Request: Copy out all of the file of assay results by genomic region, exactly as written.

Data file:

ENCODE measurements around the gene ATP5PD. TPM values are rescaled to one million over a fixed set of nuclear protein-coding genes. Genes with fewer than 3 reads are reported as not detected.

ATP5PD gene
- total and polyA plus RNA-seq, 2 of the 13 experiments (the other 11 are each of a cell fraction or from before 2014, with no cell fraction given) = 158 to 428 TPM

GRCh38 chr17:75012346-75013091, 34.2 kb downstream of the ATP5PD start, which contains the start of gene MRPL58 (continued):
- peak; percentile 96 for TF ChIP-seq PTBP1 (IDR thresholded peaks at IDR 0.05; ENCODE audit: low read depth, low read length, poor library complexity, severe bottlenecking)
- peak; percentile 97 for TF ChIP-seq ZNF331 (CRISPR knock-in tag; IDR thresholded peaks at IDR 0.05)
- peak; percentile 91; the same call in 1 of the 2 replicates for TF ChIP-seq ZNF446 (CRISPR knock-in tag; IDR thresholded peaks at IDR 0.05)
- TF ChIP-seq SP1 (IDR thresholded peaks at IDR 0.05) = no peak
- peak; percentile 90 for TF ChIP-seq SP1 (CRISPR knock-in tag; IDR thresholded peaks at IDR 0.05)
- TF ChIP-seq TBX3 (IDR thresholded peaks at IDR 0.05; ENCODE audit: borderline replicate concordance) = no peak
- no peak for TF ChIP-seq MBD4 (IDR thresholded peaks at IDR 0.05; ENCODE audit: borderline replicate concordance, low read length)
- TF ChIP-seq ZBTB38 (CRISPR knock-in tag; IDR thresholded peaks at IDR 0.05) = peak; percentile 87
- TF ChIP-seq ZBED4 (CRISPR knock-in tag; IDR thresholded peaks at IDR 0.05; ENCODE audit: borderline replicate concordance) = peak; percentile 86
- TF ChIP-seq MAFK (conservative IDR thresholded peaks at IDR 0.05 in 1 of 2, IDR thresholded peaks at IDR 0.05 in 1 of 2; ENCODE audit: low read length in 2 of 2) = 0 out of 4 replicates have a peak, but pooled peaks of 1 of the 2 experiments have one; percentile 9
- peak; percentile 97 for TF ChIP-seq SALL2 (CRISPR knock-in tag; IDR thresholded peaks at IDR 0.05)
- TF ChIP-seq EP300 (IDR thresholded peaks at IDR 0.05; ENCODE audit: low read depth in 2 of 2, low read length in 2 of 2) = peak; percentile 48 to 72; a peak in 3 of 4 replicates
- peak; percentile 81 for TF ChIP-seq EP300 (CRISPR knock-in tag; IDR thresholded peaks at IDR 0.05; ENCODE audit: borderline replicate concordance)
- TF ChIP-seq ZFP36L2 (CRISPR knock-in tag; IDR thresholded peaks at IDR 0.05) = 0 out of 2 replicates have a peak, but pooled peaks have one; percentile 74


ENCODE measurements around the gene ATP5PD. TPM values are rescaled to one million over a fixed set of nuclear protein-coding genes. Genes with fewer than 3 reads are reported as not detected.

ATP5PD gene
- total and polyA plus RNA-seq, 2 of the 13 experiments (the other 11 are each of a cell fraction or from before 2014, with no cell fraction given) = 158 to 428 TPM

GRCh38 chr17:75012346-75013091, 34.2 kb downstream of the ATP5PD start, which contains the start of gene MRPL58 (continued):
- peak; percentile 96 for TF ChIP-seq PTBP1 (IDR thresholded peaks at IDR 0.05; ENCODE audit: low read depth, low read length, poor library complexity, severe bottlenecking)
- peak; percentile 97 for TF ChIP-seq ZNF331 (CRISPR knock-in tag; IDR thresholded peaks at IDR 0.05)
- peak; percentile 91; the same call in 1 of the 2 replicates for TF ChIP-seq ZNF446 (CRISPR knock-in tag; IDR thresholded peaks at IDR 0.05)
- TF ChIP-seq SP1 (IDR thresholded peaks at IDR 0.05) = no peak
- peak; percentile 90 for TF ChIP-seq SP1 (CRISPR knock-in tag; IDR thresholded peaks at IDR 0.05)
- TF ChIP-seq TBX3 (IDR thresholded peaks at IDR 0.05; ENCODE audit: borderline replicate concordance) = no peak
- no peak for TF ChIP-seq MBD4 (IDR thresholded peaks at IDR 0.05; ENCODE audit: borderline replicate concordance, low read length)
- TF ChIP-seq ZBTB38 (CRISPR knock-in tag; IDR thresholded peaks at IDR 0.05) = peak; percentile 87
- TF ChIP-seq ZBED4 (CRISPR knock-in tag; IDR thresholded peaks at IDR 0.05; ENCODE audit: borderline replicate concordance) = peak; percentile 86
- TF ChIP-seq MAFK (conservative IDR thresholded peaks at IDR 0.05 in 1 of 2, IDR thresholded peaks at IDR 0.05 in 1 of 2; ENCODE audit: low read length in 2 of 2) = 0 out of 4 replicates have a peak, but pooled peaks of 1 of the 2 experiments have one; percentile 9
- peak; percentile 97 for TF ChIP-seq SALL2 (CRISPR knock-in tag; IDR thresholded peaks at IDR 0.05)
- TF ChIP-seq EP300 (IDR thresholded peaks at IDR 0.05; ENCODE audit: low read depth in 2 of 2, low read length in 2 of 2) = peak; percentile 48 to 72; a peak in 3 of 4 replicates
- peak; percentile 81 for TF ChIP-seq EP300 (CRISPR knock-in tag; IDR thresholded peaks at IDR 0.05; ENCODE audit: borderline replicate concordance)
- TF ChIP-seq ZFP36L2 (CRISPR knock-in tag; IDR thresholded peaks at IDR 0.05) = 0 out of 2 replicates have a peak, but pooled peaks have one; percentile 74